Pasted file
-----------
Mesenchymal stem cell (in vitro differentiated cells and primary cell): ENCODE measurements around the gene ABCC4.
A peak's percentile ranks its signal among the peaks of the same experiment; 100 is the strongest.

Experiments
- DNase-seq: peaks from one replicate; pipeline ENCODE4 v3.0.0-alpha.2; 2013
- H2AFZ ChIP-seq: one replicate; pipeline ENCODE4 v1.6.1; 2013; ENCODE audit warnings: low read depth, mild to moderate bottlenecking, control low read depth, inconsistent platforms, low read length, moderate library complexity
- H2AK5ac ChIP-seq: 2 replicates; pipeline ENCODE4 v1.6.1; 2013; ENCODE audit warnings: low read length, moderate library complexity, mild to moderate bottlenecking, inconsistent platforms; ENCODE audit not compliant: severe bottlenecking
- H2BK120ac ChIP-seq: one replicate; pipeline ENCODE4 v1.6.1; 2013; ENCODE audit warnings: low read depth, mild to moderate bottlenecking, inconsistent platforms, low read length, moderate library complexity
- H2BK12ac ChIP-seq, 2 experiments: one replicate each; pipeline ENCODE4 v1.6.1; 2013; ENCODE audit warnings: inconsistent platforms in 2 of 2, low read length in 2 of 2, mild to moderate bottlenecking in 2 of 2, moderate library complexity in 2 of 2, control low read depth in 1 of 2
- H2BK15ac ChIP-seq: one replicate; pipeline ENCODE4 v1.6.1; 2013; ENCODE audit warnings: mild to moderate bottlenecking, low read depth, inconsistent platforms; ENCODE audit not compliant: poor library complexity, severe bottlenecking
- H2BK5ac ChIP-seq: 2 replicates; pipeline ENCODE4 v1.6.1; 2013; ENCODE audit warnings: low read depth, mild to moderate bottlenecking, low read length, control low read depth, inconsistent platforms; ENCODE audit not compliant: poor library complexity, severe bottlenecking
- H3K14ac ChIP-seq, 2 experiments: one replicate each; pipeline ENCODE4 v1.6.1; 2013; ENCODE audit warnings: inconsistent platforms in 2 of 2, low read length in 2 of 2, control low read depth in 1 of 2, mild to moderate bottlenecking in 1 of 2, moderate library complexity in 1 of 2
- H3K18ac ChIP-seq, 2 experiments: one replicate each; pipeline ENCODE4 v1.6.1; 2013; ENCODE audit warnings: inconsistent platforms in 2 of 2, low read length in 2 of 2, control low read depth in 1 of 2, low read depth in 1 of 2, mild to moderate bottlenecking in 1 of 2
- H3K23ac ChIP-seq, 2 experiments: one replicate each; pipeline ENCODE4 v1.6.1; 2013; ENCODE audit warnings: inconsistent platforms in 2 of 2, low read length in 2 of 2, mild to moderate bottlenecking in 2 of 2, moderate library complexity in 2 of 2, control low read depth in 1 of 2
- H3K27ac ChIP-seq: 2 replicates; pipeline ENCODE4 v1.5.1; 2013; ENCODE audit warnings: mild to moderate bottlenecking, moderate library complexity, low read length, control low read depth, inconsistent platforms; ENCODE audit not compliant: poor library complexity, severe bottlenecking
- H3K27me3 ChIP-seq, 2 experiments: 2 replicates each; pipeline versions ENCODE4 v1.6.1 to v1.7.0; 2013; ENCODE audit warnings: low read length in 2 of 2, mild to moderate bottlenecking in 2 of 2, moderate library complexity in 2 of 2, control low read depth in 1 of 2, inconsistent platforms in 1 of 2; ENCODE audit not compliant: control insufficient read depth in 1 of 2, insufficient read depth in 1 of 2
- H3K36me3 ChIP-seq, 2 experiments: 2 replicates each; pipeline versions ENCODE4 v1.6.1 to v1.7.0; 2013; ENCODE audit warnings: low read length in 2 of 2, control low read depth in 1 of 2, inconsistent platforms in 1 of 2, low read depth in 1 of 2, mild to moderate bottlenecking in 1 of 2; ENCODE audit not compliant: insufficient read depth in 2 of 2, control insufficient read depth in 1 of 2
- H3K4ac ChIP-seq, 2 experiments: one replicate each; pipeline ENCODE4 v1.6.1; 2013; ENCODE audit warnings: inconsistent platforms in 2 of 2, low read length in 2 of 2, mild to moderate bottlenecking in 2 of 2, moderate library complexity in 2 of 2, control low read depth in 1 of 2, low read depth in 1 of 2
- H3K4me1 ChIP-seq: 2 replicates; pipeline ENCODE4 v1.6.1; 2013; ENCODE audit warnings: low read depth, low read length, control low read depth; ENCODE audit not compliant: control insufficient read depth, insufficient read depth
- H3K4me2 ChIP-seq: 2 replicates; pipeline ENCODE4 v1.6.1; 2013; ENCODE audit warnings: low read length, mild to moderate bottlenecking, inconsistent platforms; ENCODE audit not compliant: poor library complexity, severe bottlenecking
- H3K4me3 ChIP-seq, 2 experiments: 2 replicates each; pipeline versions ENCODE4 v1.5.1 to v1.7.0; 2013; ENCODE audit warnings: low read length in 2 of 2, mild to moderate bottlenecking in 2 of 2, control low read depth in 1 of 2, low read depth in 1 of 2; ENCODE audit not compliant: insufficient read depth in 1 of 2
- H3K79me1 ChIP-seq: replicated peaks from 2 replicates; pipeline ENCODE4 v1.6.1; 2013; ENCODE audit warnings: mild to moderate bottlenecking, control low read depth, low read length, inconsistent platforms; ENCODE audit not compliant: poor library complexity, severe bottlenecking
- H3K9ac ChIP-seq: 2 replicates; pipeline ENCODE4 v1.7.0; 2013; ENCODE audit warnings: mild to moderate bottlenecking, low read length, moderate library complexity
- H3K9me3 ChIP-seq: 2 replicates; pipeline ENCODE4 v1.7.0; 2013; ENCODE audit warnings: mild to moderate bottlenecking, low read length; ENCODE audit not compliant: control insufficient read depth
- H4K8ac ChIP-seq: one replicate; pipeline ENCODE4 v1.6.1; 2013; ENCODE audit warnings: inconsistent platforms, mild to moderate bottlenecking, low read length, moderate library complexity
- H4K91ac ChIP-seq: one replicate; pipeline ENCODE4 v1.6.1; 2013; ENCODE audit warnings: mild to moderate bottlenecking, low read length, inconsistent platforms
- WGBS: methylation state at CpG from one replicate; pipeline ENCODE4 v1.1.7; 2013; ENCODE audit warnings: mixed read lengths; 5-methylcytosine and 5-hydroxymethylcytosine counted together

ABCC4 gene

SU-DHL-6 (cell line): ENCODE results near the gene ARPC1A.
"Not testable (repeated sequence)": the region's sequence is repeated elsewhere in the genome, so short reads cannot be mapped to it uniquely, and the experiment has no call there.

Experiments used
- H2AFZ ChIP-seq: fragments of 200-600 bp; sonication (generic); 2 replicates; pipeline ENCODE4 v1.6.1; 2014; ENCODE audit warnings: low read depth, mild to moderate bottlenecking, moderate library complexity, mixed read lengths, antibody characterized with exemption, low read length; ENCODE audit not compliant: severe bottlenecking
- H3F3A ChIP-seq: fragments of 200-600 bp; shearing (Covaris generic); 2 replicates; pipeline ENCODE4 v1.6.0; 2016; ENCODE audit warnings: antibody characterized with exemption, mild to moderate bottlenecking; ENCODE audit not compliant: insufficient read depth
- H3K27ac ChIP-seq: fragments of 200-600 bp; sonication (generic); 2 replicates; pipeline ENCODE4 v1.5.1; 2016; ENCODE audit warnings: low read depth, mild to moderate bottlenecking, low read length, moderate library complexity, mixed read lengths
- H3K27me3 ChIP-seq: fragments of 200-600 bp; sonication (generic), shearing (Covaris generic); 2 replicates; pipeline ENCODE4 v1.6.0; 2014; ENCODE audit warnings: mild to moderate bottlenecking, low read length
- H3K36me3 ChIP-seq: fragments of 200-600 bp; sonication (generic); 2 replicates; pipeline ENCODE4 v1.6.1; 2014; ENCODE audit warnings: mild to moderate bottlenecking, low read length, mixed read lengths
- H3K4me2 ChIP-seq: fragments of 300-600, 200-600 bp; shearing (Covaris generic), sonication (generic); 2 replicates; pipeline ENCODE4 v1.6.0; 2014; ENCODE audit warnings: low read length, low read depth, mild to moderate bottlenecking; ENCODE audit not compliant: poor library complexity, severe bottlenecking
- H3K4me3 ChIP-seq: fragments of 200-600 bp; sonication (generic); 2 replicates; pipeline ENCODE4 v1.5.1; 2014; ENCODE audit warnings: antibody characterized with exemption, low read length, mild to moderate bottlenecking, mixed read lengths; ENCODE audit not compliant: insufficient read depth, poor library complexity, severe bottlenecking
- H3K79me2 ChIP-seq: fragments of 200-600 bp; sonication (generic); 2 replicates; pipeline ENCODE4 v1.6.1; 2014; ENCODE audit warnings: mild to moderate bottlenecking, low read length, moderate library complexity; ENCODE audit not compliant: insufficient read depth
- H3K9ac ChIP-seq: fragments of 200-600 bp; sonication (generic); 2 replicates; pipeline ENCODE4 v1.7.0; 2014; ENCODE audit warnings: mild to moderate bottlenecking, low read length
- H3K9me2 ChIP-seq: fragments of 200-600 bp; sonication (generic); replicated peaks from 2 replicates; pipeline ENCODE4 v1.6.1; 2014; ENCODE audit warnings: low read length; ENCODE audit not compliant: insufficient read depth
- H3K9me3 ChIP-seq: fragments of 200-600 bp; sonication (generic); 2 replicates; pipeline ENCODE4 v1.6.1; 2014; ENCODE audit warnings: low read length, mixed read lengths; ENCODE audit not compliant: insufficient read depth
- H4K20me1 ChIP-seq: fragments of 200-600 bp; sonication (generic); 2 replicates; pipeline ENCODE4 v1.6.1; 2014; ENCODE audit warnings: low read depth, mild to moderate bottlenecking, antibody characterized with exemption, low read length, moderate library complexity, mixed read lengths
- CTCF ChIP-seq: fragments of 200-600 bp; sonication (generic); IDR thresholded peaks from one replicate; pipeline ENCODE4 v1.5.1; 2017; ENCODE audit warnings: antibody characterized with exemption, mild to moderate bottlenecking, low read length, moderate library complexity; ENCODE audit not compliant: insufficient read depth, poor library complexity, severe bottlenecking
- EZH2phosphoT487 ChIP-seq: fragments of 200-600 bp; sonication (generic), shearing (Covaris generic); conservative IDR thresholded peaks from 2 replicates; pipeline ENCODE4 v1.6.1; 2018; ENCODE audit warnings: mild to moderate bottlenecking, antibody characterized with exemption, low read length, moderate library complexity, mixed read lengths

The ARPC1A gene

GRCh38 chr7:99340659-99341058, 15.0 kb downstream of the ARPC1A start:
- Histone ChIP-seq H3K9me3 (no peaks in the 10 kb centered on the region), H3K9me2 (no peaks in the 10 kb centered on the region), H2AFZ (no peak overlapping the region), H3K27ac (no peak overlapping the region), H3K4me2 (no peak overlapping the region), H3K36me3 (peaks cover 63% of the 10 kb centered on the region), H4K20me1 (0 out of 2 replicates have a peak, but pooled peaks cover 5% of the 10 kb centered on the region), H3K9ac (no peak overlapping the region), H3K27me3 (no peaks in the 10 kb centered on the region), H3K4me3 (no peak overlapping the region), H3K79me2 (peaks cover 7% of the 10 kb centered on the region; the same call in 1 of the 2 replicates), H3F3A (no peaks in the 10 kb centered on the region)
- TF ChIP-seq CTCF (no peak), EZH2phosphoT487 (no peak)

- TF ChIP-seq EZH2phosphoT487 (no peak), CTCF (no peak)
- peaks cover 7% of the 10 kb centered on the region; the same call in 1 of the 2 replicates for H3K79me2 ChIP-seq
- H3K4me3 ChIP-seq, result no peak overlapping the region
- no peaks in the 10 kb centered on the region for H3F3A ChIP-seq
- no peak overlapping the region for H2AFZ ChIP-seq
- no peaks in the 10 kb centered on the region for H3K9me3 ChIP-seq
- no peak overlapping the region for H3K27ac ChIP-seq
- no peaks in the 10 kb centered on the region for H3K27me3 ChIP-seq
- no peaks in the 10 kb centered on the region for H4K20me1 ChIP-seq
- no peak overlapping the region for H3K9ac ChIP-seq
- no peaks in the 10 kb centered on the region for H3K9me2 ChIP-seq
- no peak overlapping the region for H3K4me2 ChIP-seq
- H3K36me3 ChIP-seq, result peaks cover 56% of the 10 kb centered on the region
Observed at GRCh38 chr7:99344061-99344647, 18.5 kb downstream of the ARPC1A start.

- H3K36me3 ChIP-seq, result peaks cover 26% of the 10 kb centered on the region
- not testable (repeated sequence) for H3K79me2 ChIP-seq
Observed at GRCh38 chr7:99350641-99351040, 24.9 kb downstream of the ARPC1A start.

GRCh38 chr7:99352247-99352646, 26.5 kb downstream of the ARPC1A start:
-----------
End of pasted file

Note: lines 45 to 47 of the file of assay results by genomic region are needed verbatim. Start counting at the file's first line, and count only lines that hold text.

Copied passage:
The ARPC1A gene

GRCh38 chr7:99340659-99341058, 15.0 kb downstream of the ARPC1A start:
- Histone ChIP-seq H3K9me3 (no peaks in the 10 kb centered on the region), H3K9me2 (no peaks in the 10 kb centered on the region), H2AFZ (no peak overlapping the region), H3K27ac (no peak overlapping the region), H3K4me2 (no peak overlapping the region), H3K36me3 (peaks cover 63% of the 10 kb centered on the region), H4K20me1 (0 out of 2 replicates have a peak, but pooled peaks cover 5% of the 10 kb centered on the region), H3K9ac (no peak overlapping the region), H3K27me3 (no peaks in the 10 kb centered on the region), H3K4me3 (no peak overlapping the region), H3K79me2 (peaks cover 7% of the 10 kb centered on the region; the same call in 1 of the 2 replicates), H3F3A (no peaks in the 10 kb centered on the region)